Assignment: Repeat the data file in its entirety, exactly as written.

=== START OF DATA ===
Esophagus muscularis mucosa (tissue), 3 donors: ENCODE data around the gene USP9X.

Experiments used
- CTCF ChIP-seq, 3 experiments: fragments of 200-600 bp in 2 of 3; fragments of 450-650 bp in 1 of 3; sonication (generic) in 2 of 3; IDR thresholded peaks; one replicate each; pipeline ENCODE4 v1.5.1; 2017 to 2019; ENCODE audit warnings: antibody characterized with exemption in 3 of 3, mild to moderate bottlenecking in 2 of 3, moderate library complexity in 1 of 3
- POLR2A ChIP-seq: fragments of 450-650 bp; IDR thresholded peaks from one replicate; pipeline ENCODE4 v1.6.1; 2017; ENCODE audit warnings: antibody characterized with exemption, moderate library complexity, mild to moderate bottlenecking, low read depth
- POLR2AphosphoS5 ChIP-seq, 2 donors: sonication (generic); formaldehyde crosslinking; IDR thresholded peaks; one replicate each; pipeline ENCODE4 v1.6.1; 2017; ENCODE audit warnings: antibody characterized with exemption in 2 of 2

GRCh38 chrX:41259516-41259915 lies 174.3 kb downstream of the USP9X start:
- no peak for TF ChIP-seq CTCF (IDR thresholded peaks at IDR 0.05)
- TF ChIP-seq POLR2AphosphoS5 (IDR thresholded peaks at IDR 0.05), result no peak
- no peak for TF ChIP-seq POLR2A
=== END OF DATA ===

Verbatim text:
Esophagus muscularis mucosa (tissue), 3 donors: ENCODE data around the gene USP9X.

Experiments used
- CTCF ChIP-seq, 3 experiments: fragments of 200-600 bp in 2 of 3; fragments of 450-650 bp in 1 of 3; sonication (generic) in 2 of 3; IDR thresholded peaks; one replicate each; pipeline ENCODE4 v1.5.1; 2017 to 2019; ENCODE audit warnings: antibody characterized with exemption in 3 of 3, mild to moderate bottlenecking in 2 of 3, moderate library complexity in 1 of 3
- POLR2A ChIP-seq: fragments of 450-650 bp; IDR thresholded peaks from one replicate; pipeline ENCODE4 v1.6.1; 2017; ENCODE audit warnings: antibody characterized with exemption, moderate library complexity, mild to moderate bottlenecking, low read depth
- POLR2AphosphoS5 ChIP-seq, 2 donors: sonication (generic); formaldehyde crosslinking; IDR thresholded peaks; one replicate each; pipeline ENCODE4 v1.6.1; 2017; ENCODE audit warnings: antibody characterized with exemption in 2 of 2

GRCh38 chrX:41259516-41259915 lies 174.3 kb downstream of the USP9X start:
- no peak for TF ChIP-seq CTCF (IDR thresholded peaks at IDR 0.05)
- TF ChIP-seq POLR2AphosphoS5 (IDR thresholded peaks at IDR 0.05), result no peak
- no peak for TF ChIP-seq POLR2A